‘Soft Paper’ Prices Shooting Higher as People at Home Use More Toilet Paper

Many of us saw people lining up last year to buy toilet paper, but the demand in the U.S. was dwarfed by the trends in China. With people forced to stay home, they had to stock up on the essentials, which has driven a boom in wood-pulp prices.

Bleached softwood kraft pulp futures have risen 48% on the Shanghai Futures Exchange since Dec. 1, to about $1,037 a ton. Meanwhile, producers around the world are boosting prices for the wood mash at unusually sharp rates. Domtar Corp. UFS 0.42% , based in South Carolina, said it would raise prices this month between $100 and $130 a ton, depending on grade.

Brian McClay, a pulp-market consultant and a founder of pricing service Trade Tree Online, said:

“Spot prices are really jumping.  I’ve been in the pulp business since 1978 and have been asking friends: No one has seen this before, no one has seen the scale of this.”

Prices are hottest for softwood pulp, the type that comes from coniferous trees and is used to make products such as premium toilet tissue, paper towels, junk mail and coffee cups. It is made from sawmill scraps as well as from trees too skinny, knotty or crooked to be cut into lumber.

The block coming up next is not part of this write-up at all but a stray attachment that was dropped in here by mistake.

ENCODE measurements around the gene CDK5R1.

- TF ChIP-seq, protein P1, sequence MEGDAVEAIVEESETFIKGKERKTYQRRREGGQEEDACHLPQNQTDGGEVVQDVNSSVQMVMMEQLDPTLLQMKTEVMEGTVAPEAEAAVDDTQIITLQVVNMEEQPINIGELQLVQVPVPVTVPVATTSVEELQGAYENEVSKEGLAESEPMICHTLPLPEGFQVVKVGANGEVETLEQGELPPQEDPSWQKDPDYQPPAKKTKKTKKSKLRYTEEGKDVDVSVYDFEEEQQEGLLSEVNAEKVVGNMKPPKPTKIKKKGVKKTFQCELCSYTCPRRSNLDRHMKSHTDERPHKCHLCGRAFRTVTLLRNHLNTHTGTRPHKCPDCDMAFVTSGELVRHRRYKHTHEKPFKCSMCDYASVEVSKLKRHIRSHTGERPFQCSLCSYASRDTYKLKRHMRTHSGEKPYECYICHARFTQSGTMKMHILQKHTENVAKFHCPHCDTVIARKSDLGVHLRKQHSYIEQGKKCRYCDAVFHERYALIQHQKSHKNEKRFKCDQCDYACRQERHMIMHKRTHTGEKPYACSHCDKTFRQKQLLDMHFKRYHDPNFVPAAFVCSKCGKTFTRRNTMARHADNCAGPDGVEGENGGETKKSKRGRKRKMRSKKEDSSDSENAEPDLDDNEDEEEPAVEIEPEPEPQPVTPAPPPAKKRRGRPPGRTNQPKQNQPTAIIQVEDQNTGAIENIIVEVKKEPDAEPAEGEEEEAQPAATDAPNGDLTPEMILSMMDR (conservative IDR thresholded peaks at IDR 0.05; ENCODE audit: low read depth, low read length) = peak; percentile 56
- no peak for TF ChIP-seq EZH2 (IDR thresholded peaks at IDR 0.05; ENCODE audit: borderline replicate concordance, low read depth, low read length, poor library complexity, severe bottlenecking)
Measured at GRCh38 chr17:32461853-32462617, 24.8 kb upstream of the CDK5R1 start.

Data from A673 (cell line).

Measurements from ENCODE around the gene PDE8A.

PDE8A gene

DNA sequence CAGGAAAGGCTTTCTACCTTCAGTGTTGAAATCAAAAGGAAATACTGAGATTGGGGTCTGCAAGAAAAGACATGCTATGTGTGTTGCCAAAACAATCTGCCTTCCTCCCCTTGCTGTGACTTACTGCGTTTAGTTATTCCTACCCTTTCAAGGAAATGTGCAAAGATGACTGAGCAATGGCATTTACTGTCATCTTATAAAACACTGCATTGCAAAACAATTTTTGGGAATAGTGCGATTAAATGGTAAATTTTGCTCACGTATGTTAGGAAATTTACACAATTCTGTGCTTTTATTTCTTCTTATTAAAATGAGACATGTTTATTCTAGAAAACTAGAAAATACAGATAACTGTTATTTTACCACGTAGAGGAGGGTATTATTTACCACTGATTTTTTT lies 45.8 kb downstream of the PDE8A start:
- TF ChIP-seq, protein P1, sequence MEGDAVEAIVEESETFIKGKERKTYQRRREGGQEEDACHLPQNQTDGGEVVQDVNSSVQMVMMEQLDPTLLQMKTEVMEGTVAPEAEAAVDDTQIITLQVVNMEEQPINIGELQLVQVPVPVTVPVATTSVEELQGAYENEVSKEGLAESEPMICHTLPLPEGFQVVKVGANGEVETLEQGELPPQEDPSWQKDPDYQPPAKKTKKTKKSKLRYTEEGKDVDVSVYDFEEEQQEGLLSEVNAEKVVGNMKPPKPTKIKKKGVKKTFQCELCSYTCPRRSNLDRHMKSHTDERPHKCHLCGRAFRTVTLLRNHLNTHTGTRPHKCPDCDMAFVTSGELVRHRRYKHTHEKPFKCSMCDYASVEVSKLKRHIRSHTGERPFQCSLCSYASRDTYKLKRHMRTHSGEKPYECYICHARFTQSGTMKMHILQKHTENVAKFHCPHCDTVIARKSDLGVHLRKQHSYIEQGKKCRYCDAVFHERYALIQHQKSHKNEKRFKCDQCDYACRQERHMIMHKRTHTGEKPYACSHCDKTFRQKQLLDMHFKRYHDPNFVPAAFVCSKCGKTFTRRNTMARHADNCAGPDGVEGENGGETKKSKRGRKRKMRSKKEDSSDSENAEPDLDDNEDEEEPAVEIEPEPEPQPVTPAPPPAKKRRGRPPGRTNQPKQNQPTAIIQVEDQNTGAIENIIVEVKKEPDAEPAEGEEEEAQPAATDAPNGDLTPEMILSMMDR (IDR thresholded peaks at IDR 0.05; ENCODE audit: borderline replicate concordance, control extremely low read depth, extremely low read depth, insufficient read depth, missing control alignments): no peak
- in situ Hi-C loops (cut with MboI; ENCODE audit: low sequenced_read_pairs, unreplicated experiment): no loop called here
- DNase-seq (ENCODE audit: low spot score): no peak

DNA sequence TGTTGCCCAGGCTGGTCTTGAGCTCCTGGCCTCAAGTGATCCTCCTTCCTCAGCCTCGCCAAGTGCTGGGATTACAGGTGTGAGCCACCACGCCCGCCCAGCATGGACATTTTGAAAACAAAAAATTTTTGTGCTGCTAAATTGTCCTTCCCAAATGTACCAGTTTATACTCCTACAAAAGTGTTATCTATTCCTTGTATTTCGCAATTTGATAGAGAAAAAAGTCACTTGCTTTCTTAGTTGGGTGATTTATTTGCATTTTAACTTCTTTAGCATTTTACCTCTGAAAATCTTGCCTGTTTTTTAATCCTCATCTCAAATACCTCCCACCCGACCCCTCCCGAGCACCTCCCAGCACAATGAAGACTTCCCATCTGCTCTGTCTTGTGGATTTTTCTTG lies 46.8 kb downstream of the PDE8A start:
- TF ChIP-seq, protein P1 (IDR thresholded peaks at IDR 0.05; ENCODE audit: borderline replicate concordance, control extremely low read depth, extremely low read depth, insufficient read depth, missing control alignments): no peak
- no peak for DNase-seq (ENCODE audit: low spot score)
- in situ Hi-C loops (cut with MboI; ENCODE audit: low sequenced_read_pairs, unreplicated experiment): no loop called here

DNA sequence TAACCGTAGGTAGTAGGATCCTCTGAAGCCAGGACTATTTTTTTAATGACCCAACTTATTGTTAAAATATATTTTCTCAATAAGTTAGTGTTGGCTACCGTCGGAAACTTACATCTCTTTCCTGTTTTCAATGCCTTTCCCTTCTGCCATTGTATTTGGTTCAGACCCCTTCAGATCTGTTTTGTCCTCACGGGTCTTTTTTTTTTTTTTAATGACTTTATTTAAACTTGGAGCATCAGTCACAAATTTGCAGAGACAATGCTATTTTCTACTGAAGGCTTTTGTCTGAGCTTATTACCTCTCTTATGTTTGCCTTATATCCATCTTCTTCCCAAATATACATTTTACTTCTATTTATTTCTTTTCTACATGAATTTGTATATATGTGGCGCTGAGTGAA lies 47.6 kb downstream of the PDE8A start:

Demand for virgin pulp, from trees as opposed to recycled cardboard and paper, has been on the rise in China, which has limited scrap imports that it once bought in huge quantities to feed its factories. Pulp producers in Europe and North America have been diverting shipments from local spot markets to China to capture the surging prices, analysts say.

Though pulp was a poor performer for most of 2020, the Covid-19 pandemic shook up the market for paper products and set the stage for a rebound in demand.

The big change occurred in bathrooms and kitchens. More time at home during the pandemic meant greater demand for premium toilet tissue, napkins and paper towels made with virgin pulp—and a lot less for the scratchy stuff made from recycled material and found in offices, restaurants and other public places.

Is this a temporary bubble, or will the changing work/home dynamic keep prices high?  We won’t know until the pandemic ends.

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  1. Maxine Sabatino
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    What the heck were people using in the bathrooms before COVID? False reasons for the “tissue” people to raise the prices. I’ll keep shopping at the Dollar Tree thank you.

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